Viewing the scene is deeply unpleasant even for someone who appreciates the film's artistic merit. So how do those who must watch this sort of material for hours each week cope?

DVDS RATED IN UK IN 2007
U certificate - 2,480
PG - 2,721
12A - 2,562
15 - 2,344
18 - 950
R18 - 1,159 (27% of which were cut)
Rejected - 1 (for drug references)
Source - British Board of Film Classification

Insp Shortland admits it can be tough on his team, but says there are safeguards in place to ensure officers' mental health is not endangered.

"They will not be monitored all the time. If there is one officer dealing with all the material then they will be offered open access to the occupational health department.

"If someone comes to me and says 'I can't take any more of this' I will listen to that. But at the end of the day they are here because they want to be here. They work as a team and are quite open about what they can and can't manage to watch. Each person knows their limit and what they feel less comfortable with."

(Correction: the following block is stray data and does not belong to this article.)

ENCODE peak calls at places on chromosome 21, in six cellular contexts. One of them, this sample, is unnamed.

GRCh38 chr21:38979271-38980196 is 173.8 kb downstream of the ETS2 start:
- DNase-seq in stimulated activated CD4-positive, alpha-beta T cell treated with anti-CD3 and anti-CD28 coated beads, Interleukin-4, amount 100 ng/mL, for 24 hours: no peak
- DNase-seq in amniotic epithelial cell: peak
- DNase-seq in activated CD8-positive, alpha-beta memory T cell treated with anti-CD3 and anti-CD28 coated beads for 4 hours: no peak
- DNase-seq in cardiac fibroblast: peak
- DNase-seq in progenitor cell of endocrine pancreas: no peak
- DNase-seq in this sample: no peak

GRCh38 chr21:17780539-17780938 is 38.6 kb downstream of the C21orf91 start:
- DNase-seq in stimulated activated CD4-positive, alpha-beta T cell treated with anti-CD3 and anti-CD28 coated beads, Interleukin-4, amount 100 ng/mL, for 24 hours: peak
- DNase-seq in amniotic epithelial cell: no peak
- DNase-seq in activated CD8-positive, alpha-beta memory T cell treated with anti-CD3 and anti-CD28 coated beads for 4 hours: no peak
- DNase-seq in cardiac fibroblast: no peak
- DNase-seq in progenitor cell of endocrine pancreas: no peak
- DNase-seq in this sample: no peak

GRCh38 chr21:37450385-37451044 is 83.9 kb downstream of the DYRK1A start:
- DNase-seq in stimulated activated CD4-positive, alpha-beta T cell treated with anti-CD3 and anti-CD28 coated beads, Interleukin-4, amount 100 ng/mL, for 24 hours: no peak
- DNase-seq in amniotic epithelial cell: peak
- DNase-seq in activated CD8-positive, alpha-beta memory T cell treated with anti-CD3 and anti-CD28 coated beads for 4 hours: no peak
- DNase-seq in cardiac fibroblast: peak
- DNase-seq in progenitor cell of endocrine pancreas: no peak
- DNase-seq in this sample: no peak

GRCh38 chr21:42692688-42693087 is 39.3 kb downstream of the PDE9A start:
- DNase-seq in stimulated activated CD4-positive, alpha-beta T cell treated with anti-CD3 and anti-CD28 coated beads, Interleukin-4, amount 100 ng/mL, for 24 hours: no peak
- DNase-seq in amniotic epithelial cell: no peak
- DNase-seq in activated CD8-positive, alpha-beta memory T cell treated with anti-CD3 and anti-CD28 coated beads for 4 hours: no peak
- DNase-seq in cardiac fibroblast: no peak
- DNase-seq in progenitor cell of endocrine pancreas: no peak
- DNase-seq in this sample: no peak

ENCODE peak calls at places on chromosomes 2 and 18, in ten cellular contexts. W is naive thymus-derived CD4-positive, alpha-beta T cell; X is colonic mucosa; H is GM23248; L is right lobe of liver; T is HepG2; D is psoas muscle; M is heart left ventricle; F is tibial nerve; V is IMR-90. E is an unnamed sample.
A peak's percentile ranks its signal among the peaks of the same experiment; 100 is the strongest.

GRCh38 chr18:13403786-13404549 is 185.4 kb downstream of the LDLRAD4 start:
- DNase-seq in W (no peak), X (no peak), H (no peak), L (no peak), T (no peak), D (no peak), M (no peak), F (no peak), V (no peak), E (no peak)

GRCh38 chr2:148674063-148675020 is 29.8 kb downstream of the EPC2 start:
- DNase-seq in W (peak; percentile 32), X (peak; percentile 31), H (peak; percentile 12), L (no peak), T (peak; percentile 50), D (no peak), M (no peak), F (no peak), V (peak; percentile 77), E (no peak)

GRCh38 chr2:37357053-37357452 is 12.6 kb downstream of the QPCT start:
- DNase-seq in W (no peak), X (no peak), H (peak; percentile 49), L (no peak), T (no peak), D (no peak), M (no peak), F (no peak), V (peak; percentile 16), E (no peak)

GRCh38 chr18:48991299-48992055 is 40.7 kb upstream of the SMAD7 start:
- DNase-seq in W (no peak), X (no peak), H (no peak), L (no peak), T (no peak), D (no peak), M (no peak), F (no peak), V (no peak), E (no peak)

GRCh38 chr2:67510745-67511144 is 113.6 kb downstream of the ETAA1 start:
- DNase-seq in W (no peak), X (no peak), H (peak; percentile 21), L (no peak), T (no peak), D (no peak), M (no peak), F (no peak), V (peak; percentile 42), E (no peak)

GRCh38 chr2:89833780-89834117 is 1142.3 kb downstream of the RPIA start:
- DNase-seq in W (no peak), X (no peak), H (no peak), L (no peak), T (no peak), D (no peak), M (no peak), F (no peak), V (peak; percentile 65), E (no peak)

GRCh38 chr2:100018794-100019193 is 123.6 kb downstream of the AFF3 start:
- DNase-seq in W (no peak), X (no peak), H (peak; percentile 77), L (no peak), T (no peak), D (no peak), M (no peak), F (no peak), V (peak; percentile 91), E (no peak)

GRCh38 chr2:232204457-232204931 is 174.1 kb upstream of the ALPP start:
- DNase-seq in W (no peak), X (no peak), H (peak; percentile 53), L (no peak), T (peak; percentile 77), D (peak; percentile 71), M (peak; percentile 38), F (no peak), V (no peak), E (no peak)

The workload for Mr Perkins and his fellow examiners at the BBFC is less gruelling.

"Some people think it sounds like the best job in the world," says Mr Perkins. "But the way we do the viewing you are disengaged to a certain extent because you are making notes and are hyper-sensitive to the language and the context. You are viewing it as a job and you've got to be mindful of policy, guidelines and public expectation."

But do examiners risk becoming desensitised?

Legal defence

"If you see something which is raw, misogynistic, aggressive and violent you don't become desensitised to it. What is not right is never right."

Nine Songs, which came out in 2004
The film Nine Songs, which came out in 2004, contained real sex but was uncut
Last year the BBFC issued 1,159 films with an R18 rating, meaning they could only be sold in licensed sex shops. Of those, 27% required cuts.

"The majority of the cuts were little sections rather than a whole scene. It may be strong abuse, violent behaviour, temporary strangling, or it may be a reference to under-age sex," Mr Perkins says.